KDE and nVidia desktop scrolling

I’m back on Windows for the moment, but I installed openSUSE 11.1 KDE earlier and all went extremely well. I installed the nVidia drivers for my 7600GT, except it messed up a bit.

The panel was a bit “corrupted” - for example, a faint and huge power button appeared behind the proper one. Also the various widgets were randomly overlapping as well.

As well as that, the desktop developed a black or grey (varied) gap below the bottom panel, and the desktop would scroll up and down when I moved my mouse to the top or bottom edge.

Remembering from use of other distributions that the “96” nVidia fixed such graphical issues, I tried to change to that, but now I’m stuck in the console/shell when booting.

Guess I have two questions:

  1. Is there an easy way to remove nVidia and get the system booted, from the console? I followed a few instructions from these forums, but they didn’t work. If not I don’t mind reinstalling it.
  2. Is there a known fix, or different driver that I can try so I don’t have the graphical issues, once I actually get it booting again.

Thanks :slight_smile:

log in as SU from the command line
$ SU
$ Yast
search for nvidia and uninstall the drivers. Should get you back to basic driver support.
I am having an issue as well with nvidia support in openSUSE 11.1.

Hope this helps?

Yes, that worked nicely. :slight_smile:

Just to find a solution to the actual drivers now.

Okay the corrupted widgets can be fixed really easily by removing and re-adding them to the panel.

The screen scrolling is due to the resolution being set at a higher resolution than your screen can handle. Use sax2 -r to reset everything and reconfigure. Make sure you get the aspect ratio and everything correct.

The 96 series are for legacy video cards I think. You should be installing the 177 or 180 series. However, the 177 series are really slow especially with KDE. You really want to try the new beta 180 driver. http://www.laptopvideo2go.com/nvidia/180series/18011_linux.exe

You have to extract the install file from the .exe (don’t worry it is a linux installer, just packaged in a 7-zip .exe self-executable). Download the p7zip tools in Yast and use the command “7z e 18011_linux.exe” to extract the install file. Afterwards run the installer.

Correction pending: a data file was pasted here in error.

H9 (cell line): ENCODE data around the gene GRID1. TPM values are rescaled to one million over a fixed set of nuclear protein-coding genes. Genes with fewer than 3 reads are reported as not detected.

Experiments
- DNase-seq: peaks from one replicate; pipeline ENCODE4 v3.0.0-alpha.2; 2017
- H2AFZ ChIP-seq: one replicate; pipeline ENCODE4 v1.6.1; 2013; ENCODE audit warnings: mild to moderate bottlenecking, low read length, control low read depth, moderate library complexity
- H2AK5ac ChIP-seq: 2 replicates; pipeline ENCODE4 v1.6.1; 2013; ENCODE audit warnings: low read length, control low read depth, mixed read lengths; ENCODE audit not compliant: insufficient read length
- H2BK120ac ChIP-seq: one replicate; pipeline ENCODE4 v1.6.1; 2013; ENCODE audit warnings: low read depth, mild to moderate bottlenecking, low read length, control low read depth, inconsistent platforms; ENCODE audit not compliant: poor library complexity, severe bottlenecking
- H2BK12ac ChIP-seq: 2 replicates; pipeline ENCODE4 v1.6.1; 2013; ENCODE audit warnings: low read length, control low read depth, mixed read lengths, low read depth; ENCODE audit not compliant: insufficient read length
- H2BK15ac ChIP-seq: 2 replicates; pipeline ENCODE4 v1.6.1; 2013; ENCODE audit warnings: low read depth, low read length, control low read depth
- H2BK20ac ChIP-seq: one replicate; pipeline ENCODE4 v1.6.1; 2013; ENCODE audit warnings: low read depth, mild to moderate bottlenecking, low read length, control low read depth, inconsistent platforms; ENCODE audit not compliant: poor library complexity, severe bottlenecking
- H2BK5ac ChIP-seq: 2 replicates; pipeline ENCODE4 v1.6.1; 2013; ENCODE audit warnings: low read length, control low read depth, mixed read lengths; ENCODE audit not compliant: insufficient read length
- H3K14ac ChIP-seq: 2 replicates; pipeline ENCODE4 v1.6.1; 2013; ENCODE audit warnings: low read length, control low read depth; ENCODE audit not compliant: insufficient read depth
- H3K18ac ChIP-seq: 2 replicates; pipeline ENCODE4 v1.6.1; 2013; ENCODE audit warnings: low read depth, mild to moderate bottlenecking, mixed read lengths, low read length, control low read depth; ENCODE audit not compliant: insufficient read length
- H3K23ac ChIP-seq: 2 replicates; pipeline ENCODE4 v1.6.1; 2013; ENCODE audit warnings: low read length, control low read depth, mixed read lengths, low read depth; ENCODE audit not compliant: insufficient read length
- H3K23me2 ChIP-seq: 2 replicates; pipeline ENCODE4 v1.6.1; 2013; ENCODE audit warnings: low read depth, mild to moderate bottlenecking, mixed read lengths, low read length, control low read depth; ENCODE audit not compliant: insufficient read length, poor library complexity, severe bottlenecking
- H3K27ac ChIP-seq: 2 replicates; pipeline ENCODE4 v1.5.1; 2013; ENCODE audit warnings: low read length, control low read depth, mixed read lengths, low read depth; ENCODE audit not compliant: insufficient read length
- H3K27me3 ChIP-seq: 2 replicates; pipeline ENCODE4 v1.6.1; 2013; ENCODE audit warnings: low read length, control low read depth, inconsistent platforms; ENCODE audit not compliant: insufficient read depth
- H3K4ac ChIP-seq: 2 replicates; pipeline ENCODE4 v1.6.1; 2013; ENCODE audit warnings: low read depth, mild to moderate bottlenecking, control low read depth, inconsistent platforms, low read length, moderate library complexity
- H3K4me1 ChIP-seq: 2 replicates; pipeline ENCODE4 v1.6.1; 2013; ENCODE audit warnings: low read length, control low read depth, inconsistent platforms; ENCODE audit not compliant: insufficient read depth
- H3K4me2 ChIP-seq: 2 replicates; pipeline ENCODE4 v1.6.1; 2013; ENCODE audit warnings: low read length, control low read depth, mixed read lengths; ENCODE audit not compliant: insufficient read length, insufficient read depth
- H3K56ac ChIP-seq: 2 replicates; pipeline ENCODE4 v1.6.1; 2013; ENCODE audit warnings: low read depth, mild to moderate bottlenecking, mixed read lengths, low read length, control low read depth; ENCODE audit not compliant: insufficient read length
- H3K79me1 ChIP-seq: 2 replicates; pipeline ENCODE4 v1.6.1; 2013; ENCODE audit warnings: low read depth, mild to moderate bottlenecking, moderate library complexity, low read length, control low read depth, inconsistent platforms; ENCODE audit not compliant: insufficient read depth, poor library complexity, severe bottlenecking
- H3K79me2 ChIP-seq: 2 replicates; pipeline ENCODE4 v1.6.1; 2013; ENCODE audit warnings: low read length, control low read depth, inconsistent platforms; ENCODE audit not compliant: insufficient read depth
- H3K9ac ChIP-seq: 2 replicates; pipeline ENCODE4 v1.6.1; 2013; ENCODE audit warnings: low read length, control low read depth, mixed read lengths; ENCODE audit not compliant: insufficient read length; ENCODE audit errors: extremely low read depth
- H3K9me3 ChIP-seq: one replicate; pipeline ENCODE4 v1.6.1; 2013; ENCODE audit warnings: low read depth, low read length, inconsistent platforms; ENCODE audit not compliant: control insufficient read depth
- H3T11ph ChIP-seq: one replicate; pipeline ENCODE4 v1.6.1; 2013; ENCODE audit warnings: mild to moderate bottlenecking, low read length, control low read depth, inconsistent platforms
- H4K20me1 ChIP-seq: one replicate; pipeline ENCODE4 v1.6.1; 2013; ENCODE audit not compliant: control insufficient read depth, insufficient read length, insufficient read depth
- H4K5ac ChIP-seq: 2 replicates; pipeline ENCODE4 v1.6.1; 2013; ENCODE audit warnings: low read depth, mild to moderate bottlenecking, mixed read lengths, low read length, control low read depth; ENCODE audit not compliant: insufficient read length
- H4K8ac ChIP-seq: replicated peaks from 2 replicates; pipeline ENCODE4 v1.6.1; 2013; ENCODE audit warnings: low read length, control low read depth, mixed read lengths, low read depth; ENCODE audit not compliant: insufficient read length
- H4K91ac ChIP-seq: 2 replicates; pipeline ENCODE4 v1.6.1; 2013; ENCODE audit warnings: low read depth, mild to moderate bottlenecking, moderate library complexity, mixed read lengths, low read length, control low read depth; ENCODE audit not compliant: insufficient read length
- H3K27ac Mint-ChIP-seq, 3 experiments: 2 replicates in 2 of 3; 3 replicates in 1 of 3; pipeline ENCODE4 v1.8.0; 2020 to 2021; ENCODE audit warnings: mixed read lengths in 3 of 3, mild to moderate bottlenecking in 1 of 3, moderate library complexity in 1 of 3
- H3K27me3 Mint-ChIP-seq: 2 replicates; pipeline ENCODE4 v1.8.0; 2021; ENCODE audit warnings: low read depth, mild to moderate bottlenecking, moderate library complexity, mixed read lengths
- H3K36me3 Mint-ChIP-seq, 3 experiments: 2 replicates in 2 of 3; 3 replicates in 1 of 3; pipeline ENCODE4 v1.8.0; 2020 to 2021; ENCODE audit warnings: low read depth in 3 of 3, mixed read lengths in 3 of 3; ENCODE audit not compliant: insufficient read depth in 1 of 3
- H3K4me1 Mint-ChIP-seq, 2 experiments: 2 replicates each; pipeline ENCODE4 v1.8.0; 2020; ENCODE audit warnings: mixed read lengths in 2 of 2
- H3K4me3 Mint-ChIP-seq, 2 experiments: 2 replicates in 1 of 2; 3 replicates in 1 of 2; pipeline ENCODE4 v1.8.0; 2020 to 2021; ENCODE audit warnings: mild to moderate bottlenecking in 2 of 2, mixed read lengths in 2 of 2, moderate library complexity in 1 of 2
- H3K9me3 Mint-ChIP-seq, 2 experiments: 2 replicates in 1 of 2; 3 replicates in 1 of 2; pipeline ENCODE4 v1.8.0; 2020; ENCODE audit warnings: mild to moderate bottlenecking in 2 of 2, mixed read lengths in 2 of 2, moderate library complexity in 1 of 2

Even though all the display resolutions, aspect ratios, etc were fine, doing sax2 -r fixed it.

I thought the slowness was 8 and 9 series cards only (7600GT here)? Although I’ll try the Beta drivers if it does seem slow.

I downloaded it by right clicking and “save as.” Then did as you said, except p7zip says “Can not open file as archive” when I try to extract it.

Permission issues? What’s the command you’re using to extract?

EDIT: DOPE, I know what’s going on. The link I gave you didn’t have a correct referrer. I gave you a direct link, so it redirects you to an HTML page saying “How did you get here?”. Here’s the correct link: http://www.laptopvideo2go.com/forum/index.php?showtopic=22301
Click the Driver link to download.

I noticed there’s a bit of screen corruption during login and logout with these drivers, but they clear out once everything is loaded. However, they’re definitely faster than the old drivers so the tradeoff is worth it.

Unpackaged it now. :slight_smile:

How do I get it to install? Clicking it opens it in Kwrite lol! and just typing it into the terminal says “bash: <filename> command not found.”

I’m still a bit of a Linux newbie in some areas - learning the commands, methods and so on.

Yeah, you should run them in the command line with “sh NVIDIA-Linux-x86-180.11.02-pkg1.run”. You can also use a wildcard so you don’t have to type it all out: “sh NV*”.

You can’t run executable files (.run,.bin,.sh) without a “./” or “sh” in front of them if they’re not part of your PATH. Using “./” is a bit more finicky because it sometimes requires you to change the executable permissions on the file.

Managed to get the drivers installed, although I had to keep switching to yast to find kernel compiling packages.

Desktop effects are disabled though, despite the drivers apparently being correctly installed. This supposed to be the case?

Accessing SaX2 through YaST, the “Activate 3D Acceleration” box at the bottom is ticked (but greyed out) with the 180.11 drivers, yet 3D effects still can’t be enabled. Going to try some of the solutions here for now. Any other ideas?

Ok, this is odd. I just reinstalled the 180.11 drivers, ran sax2 -r from the console (just after installing the drivers, no xserver running) and then started x (startx). At this point it booted me into the root account as I forgot to logout before doing startx.

The effects were all enabled, except the screen length was wrong again (despite correct settings). Re-ran sax2 -r to fix that and the effects disabled themselves and can’t be enabled again.

So any ideas on how to make it permanent?

Think I’ve got it fixed. :smiley:

Tried a different variation on the modifiers: sax2 -r -m 0=nvidia

Can anyone explain the difference to me (other than it apparently works)?

Congratulations! Sorry for the late reply.

Sax2 disables the Composite extension by default, at least for me it does. This is why you could not enable desktop effects. There’s an option in the Extensions section of xorg.conf called “Composite” and it defaults to off. Simply delete it, and desktop effects should be enabled. But your way works as well, I guess. The nvidia tag just switches to the nvidia driver, I dunno why it fixes your problem. Perhaps it loads some kind of settings profile?

I think it does. Doing it in the full console mode, it displays “options”. Without the additional -m bit, it says “NoComposite”, while with it, it says “Composite”. Maybe it is simply because it’s picking up that a 3D driver is there.

Anyway, thanks for all your help. :slight_smile: